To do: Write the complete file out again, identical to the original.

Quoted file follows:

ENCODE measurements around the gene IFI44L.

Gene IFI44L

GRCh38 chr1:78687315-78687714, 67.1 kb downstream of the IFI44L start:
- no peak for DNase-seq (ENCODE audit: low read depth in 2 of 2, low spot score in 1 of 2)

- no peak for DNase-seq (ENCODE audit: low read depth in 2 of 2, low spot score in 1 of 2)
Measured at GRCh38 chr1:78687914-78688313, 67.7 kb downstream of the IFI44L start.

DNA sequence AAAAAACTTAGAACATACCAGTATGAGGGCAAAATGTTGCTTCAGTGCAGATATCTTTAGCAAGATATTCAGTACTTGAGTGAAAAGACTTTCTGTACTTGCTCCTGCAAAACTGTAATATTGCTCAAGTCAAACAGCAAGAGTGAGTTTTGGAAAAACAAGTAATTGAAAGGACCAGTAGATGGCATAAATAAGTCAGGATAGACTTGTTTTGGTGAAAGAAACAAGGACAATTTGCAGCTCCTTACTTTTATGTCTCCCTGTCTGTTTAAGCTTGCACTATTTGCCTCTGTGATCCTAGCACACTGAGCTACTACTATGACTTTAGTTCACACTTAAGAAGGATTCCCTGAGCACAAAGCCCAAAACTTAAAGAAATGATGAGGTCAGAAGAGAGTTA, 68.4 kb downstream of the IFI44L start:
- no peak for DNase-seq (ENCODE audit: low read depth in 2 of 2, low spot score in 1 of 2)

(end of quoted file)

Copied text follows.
ENCODE measurements around the gene IFI44L.

Gene IFI44L

GRCh38 chr1:78687315-78687714, 67.1 kb downstream of the IFI44L start:
- no peak for DNase-seq (ENCODE audit: low read depth in 2 of 2, low spot score in 1 of 2)

- no peak for DNase-seq (ENCODE audit: low read depth in 2 of 2, low spot score in 1 of 2)
Measured at GRCh38 chr1:78687914-78688313, 67.7 kb downstream of the IFI44L start.

DNA sequence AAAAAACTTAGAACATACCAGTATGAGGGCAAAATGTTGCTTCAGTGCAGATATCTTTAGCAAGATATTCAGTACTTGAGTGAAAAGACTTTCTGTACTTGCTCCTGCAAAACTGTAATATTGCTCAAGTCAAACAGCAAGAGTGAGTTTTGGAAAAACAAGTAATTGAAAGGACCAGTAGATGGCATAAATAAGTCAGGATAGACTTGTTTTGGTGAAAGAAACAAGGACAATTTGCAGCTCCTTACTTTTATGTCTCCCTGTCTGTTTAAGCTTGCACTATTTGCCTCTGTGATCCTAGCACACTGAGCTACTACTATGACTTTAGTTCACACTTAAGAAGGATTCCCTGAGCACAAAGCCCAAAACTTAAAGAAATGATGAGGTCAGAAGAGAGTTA, 68.4 kb downstream of the IFI44L start:
- no peak for DNase-seq (ENCODE audit: low read depth in 2 of 2, low spot score in 1 of 2)